QE3 and Yield Curves

Alex Tabbarok suggests that the recent Fed Statement may have had the same impact on the yield curve as a QE3 of about $760 billion.  As Justin Wolfers explains:

Many market commentators are disappointed that the Fed didn’t announce “QE3”—a renewed round of quantitative easing. But they shouldn’t be. The Fed still chose to reduce long-term interest rates, they just decided to do it with a different tool. They figured that if you can’t reduce short-term interest rates further, you should reduce ‘em for longer. That’s what the Fed was promising, when they said they expect to keep their short-term rate at “exceptionally low levels for the federal funds rate at least through mid-2013.” What does this do? Keeping short-term interest rates lower for longer will also reduce long-term interest rates. And that’s the main game.

Emphasis added.  Recent movements in the yield curve suggests this happened as described.  Although recent trends in the equity markets seem to suggest… nevermind, I’m done trying to figure out what’s going on in the equity markets.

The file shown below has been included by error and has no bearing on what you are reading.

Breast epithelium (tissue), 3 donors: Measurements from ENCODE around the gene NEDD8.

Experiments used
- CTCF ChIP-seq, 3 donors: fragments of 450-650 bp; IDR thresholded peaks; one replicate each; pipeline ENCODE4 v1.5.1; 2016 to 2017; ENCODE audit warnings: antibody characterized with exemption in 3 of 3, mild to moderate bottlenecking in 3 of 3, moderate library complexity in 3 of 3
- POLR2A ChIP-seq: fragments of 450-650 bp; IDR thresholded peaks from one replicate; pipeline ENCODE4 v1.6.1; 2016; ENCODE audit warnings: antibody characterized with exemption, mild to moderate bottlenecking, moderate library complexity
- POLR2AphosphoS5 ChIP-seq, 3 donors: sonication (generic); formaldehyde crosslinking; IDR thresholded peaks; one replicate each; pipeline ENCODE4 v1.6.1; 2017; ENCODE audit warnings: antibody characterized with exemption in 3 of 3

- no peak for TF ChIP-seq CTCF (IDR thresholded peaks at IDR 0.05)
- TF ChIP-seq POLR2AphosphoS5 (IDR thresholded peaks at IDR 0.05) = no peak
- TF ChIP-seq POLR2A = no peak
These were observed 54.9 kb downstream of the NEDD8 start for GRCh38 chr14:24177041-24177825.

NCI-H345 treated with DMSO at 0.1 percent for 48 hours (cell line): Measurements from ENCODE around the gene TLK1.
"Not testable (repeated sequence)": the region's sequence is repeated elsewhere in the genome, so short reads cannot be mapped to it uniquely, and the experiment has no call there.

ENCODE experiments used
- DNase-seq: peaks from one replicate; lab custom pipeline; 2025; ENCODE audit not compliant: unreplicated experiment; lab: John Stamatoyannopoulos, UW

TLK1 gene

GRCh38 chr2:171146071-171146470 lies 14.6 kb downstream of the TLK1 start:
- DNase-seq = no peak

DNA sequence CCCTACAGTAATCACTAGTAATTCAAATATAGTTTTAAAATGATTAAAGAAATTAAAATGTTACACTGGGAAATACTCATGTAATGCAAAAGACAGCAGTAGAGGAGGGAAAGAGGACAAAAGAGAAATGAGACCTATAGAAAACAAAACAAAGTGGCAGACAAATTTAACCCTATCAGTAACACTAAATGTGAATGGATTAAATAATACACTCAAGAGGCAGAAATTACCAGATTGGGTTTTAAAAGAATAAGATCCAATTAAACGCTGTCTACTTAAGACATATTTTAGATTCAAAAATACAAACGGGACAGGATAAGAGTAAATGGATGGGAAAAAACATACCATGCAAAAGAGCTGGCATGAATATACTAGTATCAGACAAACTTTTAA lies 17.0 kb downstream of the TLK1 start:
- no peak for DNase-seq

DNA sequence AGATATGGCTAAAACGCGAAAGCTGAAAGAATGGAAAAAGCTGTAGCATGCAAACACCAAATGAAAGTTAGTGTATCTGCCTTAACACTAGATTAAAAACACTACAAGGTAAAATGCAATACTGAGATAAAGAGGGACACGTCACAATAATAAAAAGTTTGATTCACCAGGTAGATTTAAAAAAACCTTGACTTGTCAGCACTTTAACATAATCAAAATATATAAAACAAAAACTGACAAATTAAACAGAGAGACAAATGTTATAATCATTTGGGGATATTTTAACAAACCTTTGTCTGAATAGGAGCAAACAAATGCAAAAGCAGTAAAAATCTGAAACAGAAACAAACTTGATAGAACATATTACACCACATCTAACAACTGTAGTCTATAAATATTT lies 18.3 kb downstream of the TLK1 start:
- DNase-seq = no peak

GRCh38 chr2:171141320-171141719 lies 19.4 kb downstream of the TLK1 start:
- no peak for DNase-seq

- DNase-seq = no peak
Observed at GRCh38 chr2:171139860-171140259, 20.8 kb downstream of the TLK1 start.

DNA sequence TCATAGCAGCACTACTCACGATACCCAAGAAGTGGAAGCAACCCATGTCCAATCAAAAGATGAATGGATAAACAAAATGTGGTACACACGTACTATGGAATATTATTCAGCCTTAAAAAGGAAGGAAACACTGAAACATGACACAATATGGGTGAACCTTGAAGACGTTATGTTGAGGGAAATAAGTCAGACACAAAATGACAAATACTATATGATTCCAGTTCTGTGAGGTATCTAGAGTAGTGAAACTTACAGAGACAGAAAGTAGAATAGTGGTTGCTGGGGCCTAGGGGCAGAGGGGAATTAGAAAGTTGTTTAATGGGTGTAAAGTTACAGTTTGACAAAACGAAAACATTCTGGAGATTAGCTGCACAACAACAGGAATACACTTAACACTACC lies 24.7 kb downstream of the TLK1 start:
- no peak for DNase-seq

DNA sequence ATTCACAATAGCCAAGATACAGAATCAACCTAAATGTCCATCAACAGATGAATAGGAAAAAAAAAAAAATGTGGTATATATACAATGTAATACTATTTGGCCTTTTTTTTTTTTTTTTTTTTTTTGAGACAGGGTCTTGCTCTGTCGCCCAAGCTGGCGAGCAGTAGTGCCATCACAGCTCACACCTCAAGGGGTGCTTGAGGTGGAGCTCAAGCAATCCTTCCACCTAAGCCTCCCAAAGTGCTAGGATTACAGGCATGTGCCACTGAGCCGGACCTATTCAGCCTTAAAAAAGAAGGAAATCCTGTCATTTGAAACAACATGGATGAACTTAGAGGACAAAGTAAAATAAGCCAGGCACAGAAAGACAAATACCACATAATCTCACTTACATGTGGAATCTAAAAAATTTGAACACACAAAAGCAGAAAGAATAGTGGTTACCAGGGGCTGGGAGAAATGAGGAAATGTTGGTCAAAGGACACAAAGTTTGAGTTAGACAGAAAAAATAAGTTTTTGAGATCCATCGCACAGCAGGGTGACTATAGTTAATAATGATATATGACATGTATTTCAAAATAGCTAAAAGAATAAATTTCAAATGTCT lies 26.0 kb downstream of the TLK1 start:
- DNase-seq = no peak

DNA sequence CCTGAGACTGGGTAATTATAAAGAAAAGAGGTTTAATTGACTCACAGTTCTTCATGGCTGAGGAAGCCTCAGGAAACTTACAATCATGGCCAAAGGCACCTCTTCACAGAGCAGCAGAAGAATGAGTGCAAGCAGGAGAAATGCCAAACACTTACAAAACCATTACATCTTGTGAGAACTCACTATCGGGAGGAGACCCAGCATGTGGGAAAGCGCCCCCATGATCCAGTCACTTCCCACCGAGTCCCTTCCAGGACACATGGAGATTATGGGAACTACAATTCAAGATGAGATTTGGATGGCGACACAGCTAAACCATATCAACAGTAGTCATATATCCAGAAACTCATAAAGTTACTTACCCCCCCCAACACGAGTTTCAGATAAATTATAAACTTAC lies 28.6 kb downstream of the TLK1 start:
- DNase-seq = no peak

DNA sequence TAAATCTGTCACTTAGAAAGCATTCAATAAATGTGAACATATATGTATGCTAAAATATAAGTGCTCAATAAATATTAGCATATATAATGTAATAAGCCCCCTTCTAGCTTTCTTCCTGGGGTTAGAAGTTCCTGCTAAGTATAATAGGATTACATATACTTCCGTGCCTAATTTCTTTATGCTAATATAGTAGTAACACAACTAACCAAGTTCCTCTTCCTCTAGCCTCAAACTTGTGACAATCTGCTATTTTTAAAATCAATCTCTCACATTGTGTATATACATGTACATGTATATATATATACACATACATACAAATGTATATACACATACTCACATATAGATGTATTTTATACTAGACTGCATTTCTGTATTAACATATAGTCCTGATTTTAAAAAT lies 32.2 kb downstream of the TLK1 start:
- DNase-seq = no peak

About brianbergfeld
I am an economics PhD student at Washington University in St. Louis.

2 Responses to QE3 and Yield Curves

  1. Adam says:

    I hate to bring up the equity markets, but could the reduction in long-term rates be the result of the massive buying of treasuries following the massive sell-off of equities that was triggered by the announcement that treasuries now carried a higher risk of default, driving investors to put more money into them because.. um …default risk …. and …um …credit crunch … debt crisis…. economy?

    Kidding aside, the question regards the timing of the fall in long-term yields – was it before or after the Fed announcement?

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